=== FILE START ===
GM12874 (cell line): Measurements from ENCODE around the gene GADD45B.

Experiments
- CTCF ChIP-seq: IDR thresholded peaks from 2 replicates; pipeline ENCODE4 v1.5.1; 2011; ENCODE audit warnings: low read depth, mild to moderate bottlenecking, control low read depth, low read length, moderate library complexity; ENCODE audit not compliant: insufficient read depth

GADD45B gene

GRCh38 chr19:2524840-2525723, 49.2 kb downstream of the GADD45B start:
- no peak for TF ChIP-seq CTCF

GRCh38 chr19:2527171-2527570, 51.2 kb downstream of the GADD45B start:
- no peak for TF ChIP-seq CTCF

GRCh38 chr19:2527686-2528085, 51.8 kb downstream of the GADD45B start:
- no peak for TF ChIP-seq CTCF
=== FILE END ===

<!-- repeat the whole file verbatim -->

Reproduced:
GM12874 (cell line): Measurements from ENCODE around the gene GADD45B.

Experiments
- CTCF ChIP-seq: IDR thresholded peaks from 2 replicates; pipeline ENCODE4 v1.5.1; 2011; ENCODE audit warnings: low read depth, mild to moderate bottlenecking, control low read depth, low read length, moderate library complexity; ENCODE audit not compliant: insufficient read depth

GADD45B gene

GRCh38 chr19:2524840-2525723, 49.2 kb downstream of the GADD45B start:
- no peak for TF ChIP-seq CTCF

GRCh38 chr19:2527171-2527570, 51.2 kb downstream of the GADD45B start:
- no peak for TF ChIP-seq CTCF

GRCh38 chr19:2527686-2528085, 51.8 kb downstream of the GADD45B start:
- no peak for TF ChIP-seq CTCF